Though the crimes and punishments that fall into each category may vary by state, it’s important to understand what each category entails and what it could mean for you or a loved one.
Felonies are the most serious types of crimes that a person can be charged with, resulting in more serious punishments and longer jail time. Crimes that fall into this category can include murder, robbery, DUI, and domestic violence, among other offenses. If you are charged with a felony, the specific line of punishment you receive depends largely on your specific case. Felonies are typically divided according to whether people or property is threatened, and most states classify felonies as crimes that carry with them a minimum jail time sentence of more than one year. In some jurisdictions, a felony may be punishable by loss of voting rights; exclusion from purchase/possession of firearms, ammunition, and body armor; ineligibility to run for public office or serve on a jury; and, for severe crimes like murder, a guilty felon may receive the death sentence.
Misdemeanors are less serious than felonies, carrying with them less severe punishments and oftentimes including a fine. Jail time typically is under a year, though cases can also be resolved with probation, community service, or treatment programs, depending on the crime and ruling. Similar to felonies, misdemeanors are divided depending on whether persons or property is threatened. Crimes against persons include assault, disorderly conduct, DUI, indecent exposure, and prostitution, among other crimes. Misdemeanors against property include theft, trespass, and vandalism. If you are charged with a misdemeanor, chances are high that you will retain most of your rights, including the ability to serve on a jury and vote.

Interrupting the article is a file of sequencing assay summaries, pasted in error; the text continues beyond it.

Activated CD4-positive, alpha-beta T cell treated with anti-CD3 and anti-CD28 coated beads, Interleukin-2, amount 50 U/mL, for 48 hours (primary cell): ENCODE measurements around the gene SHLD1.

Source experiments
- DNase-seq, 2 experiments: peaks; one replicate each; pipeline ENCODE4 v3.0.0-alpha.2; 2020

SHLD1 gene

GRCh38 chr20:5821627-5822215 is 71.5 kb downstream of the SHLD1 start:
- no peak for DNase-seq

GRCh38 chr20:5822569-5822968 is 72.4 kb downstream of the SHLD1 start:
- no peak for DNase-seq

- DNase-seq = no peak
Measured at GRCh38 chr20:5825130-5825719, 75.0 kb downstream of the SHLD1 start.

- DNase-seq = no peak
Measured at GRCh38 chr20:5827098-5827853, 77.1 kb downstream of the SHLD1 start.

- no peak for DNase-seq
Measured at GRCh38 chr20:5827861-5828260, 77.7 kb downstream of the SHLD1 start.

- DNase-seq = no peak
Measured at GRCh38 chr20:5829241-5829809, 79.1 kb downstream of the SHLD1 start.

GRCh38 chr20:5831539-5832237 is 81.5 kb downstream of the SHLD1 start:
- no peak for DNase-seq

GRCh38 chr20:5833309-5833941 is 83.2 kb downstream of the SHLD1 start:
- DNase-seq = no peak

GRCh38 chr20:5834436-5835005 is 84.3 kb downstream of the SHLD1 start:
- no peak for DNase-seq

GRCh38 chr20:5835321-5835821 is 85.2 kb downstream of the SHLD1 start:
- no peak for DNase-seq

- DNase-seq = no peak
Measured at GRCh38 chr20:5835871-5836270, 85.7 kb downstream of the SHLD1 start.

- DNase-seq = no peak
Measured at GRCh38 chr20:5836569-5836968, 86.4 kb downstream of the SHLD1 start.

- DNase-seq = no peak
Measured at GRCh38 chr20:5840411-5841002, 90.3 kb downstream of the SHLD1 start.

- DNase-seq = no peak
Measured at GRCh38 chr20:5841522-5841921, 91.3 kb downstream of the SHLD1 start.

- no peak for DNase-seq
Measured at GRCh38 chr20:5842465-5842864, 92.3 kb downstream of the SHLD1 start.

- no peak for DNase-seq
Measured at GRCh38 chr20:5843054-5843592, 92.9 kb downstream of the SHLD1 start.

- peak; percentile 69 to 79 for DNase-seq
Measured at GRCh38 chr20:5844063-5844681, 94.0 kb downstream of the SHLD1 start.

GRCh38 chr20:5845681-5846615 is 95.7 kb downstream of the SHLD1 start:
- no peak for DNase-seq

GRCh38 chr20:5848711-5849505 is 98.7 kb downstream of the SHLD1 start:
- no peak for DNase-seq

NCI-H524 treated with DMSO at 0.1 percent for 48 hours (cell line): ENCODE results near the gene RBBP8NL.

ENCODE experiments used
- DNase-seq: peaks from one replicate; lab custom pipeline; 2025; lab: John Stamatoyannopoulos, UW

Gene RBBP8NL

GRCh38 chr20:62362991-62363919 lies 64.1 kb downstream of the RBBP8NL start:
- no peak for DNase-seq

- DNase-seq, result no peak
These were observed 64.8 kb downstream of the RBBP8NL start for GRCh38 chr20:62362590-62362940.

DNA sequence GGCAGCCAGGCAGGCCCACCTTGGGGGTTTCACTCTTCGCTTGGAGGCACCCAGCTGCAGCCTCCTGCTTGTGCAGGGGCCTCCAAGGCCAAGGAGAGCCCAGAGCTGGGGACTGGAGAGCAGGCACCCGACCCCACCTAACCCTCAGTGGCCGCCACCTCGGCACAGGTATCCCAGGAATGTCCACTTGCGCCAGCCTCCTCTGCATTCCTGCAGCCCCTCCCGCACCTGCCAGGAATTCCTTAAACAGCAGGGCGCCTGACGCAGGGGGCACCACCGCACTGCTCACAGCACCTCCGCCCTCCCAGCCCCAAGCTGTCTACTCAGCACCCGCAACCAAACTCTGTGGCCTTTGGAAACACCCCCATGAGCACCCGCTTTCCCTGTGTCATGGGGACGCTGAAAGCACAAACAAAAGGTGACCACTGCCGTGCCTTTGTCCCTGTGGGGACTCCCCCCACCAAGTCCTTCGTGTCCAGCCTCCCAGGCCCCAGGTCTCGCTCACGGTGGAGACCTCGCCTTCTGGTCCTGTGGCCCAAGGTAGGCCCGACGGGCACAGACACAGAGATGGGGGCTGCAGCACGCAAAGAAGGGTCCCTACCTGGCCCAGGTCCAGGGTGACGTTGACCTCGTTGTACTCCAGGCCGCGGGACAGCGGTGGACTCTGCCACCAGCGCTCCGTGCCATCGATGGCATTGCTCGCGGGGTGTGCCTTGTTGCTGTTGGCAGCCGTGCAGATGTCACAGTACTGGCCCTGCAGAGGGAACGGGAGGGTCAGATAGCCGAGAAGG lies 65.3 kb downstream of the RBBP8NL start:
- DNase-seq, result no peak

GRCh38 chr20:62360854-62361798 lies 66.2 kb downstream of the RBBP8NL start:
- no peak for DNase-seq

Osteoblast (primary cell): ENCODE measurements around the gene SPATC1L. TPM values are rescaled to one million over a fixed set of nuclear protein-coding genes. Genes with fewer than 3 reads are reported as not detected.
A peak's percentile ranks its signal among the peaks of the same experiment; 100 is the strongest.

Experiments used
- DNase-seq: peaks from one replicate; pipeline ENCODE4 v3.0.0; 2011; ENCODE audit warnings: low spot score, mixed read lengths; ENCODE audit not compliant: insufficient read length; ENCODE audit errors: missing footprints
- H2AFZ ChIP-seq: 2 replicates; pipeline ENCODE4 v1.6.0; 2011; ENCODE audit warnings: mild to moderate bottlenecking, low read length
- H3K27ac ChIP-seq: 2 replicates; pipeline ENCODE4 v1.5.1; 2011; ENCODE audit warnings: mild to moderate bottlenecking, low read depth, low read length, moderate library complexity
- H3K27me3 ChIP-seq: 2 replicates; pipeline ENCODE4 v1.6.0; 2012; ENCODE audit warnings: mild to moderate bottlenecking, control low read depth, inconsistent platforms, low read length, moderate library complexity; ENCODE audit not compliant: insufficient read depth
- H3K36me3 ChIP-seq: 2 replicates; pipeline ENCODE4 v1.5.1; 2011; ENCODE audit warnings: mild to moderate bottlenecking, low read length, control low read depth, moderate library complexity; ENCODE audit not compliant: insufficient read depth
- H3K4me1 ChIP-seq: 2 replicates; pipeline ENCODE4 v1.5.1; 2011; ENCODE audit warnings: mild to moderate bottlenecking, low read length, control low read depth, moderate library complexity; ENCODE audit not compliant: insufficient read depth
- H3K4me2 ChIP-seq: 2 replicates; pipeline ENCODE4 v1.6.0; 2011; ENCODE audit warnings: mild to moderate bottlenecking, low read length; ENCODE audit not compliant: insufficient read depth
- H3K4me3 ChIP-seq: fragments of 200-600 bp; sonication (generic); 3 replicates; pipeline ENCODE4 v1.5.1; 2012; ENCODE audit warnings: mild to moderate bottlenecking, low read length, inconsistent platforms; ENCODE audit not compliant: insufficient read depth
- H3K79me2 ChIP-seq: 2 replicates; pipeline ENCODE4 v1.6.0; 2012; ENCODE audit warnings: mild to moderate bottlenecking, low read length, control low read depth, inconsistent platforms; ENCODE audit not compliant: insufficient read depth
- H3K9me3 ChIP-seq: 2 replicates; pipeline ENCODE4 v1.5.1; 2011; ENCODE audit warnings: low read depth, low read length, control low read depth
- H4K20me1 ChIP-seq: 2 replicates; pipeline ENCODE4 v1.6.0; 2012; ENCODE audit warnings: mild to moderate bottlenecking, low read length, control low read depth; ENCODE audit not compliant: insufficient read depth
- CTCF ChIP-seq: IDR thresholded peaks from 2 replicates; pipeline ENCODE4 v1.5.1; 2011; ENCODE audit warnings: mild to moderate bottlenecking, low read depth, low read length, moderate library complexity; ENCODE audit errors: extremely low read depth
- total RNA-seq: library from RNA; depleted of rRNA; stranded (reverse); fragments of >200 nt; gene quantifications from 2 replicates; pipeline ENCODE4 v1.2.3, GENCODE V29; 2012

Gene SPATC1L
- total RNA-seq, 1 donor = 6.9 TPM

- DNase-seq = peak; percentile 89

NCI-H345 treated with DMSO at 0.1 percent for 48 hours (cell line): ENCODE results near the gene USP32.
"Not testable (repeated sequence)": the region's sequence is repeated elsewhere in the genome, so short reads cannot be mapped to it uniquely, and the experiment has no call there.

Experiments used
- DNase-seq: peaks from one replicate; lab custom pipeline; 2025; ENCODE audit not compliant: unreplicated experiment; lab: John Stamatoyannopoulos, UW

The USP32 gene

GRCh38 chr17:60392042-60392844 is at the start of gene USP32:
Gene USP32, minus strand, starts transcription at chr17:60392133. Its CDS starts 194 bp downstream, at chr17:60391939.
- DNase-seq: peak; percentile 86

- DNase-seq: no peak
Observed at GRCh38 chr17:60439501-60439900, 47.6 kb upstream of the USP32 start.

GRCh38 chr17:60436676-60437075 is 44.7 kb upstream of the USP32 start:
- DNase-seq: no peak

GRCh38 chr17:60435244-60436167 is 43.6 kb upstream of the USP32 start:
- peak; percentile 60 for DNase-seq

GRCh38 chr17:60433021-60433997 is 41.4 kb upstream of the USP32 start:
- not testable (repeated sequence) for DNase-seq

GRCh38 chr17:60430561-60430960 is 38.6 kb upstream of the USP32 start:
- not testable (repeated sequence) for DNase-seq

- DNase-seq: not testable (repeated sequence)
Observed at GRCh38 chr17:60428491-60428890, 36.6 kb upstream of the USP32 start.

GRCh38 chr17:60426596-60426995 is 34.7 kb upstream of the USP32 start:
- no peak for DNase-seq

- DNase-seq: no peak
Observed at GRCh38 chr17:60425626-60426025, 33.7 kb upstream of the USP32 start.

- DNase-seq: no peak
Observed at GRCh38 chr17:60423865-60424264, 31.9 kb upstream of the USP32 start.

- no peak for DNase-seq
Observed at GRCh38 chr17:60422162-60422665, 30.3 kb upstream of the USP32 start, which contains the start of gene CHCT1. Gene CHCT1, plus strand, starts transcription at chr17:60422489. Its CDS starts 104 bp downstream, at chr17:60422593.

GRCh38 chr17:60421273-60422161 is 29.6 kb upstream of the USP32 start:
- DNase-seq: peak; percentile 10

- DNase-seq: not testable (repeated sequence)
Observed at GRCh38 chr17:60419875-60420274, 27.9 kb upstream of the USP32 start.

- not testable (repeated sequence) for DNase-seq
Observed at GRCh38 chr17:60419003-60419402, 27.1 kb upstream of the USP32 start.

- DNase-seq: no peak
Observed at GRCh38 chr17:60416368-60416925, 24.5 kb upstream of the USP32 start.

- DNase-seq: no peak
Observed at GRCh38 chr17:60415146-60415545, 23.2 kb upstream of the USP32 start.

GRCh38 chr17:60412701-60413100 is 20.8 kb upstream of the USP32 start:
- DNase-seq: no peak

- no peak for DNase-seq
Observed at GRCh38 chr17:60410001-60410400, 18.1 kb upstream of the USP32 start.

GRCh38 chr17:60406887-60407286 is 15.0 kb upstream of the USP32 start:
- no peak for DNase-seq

An infraction is the least serious offense of the three categories. There is no jail time associated with an infraction; instead, punishment usually includes fines and, in some cases, points against your driving record. Types of this offense include jaywalking, speeding tickets, not wearing a seat belt, littering, and disturbing the peace. Infractions are also known as traffic misdemeanors and can be added to your driving record. You are issued a ticket with an infraction that details your rights as the accused and how to pay for your ticket, which you can either pay or dispute. If you do not perform any action by the ticket’s deadline, however, a default judgment can be ruled and your driving record may suffer. The best thing to do is to deal with them promptly.